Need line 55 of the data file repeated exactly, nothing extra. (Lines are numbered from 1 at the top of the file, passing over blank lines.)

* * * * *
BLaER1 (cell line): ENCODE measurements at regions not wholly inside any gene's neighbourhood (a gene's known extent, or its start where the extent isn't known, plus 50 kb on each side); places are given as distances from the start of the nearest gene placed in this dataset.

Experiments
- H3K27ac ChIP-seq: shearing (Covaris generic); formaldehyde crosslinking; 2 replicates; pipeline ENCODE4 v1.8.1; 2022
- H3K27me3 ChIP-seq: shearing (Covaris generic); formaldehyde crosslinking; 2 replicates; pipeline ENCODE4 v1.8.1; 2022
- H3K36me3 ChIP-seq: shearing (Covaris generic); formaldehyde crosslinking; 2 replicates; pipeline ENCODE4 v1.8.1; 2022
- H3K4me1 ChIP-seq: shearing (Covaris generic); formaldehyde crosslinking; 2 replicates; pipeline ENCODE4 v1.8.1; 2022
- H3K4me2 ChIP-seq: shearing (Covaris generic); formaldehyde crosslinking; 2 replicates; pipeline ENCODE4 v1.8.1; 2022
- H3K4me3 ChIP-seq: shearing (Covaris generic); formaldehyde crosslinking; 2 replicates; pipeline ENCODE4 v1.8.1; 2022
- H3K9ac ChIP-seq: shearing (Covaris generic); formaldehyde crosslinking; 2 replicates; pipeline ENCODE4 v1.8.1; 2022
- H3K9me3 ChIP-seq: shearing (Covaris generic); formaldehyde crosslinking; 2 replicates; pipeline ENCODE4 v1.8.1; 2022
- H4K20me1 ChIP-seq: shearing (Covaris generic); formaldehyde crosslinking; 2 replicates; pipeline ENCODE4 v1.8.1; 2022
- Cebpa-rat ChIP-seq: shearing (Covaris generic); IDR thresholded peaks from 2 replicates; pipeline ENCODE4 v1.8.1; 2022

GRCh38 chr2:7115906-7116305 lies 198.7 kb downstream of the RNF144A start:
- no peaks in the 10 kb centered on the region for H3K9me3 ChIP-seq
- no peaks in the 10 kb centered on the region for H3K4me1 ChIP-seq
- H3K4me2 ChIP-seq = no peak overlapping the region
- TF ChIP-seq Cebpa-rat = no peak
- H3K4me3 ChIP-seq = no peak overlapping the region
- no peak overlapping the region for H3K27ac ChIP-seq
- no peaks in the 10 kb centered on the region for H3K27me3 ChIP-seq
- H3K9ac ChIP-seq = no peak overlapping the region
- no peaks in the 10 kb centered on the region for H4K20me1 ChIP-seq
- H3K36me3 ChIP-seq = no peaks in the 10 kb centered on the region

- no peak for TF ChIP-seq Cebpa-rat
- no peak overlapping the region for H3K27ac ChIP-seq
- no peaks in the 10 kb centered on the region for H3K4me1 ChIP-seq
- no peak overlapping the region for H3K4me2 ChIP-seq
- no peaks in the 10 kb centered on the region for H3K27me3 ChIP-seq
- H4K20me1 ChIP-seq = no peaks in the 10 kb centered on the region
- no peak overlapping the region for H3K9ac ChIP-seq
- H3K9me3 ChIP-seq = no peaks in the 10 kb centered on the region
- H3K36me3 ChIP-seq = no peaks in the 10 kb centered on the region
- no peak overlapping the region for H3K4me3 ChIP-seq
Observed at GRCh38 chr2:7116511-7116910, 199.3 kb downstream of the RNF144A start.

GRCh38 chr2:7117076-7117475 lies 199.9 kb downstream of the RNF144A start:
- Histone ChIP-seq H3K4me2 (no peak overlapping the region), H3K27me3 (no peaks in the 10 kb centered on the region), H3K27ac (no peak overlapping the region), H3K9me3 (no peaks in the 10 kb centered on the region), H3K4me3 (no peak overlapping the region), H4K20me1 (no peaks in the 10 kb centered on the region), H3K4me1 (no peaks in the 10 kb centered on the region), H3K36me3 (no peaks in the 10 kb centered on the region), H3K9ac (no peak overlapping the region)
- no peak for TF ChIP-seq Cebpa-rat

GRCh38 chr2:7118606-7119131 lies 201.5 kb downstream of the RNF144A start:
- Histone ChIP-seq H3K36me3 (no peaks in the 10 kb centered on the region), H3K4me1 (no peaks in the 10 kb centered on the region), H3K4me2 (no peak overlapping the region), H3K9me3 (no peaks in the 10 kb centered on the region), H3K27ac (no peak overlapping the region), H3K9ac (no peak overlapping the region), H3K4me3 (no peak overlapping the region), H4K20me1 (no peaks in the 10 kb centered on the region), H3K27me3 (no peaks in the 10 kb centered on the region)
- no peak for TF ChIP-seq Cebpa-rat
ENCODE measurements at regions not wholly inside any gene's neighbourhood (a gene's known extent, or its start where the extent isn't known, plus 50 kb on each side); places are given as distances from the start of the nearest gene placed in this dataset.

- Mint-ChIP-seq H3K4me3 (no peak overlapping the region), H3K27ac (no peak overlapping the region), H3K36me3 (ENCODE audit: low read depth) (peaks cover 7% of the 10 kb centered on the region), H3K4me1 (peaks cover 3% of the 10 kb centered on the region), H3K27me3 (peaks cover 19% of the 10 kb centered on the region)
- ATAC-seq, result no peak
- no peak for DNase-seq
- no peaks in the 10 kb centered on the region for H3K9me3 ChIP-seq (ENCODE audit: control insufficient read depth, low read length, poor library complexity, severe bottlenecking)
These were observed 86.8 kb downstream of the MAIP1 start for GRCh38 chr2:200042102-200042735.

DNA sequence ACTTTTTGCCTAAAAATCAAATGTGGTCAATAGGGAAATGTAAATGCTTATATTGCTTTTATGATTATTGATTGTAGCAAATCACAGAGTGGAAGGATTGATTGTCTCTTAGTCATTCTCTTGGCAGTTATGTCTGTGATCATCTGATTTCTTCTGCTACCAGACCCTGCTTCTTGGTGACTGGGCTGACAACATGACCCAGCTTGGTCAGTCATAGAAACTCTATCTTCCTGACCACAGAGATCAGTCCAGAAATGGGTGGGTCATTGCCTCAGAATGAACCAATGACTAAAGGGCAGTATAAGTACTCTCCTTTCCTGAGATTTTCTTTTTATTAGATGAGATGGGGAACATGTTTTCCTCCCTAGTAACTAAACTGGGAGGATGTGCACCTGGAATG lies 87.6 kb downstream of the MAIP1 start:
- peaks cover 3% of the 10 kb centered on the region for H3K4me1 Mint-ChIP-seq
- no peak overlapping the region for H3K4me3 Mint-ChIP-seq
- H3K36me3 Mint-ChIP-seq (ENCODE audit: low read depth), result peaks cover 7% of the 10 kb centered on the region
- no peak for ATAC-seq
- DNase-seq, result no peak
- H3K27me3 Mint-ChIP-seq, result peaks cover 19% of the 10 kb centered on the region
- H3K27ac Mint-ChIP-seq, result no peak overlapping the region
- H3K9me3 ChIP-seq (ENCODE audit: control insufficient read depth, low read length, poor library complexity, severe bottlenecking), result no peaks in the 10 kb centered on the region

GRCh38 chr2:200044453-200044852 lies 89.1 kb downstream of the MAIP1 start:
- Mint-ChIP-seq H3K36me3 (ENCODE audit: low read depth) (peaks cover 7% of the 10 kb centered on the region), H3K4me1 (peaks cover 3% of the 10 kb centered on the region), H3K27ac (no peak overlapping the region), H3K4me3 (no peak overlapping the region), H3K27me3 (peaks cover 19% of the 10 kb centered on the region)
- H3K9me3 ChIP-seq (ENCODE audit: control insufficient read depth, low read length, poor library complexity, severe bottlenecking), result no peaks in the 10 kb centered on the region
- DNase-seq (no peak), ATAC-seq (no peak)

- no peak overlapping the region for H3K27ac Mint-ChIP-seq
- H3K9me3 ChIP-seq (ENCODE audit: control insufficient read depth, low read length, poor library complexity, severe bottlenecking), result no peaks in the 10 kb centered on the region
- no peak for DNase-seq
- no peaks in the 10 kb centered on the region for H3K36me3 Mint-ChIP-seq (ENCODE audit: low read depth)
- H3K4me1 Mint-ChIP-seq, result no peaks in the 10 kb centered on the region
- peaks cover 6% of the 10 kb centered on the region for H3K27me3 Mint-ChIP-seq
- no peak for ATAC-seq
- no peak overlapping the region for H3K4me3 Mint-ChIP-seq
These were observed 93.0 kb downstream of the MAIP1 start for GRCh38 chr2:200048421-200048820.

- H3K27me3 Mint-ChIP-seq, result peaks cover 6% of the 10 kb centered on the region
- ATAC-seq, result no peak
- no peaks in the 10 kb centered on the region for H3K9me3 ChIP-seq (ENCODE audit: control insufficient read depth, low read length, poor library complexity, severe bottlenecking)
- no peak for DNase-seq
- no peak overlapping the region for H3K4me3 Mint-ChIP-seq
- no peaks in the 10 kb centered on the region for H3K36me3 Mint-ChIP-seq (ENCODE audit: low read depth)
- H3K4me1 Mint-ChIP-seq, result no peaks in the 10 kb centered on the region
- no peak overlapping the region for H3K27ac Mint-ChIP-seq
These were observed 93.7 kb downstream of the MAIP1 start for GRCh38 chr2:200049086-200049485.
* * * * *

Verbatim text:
- H3K9me3 ChIP-seq (ENCODE audit: control insufficient read depth, low read length, poor library complexity, severe bottlenecking), result no peaks in the 10 kb centered on the region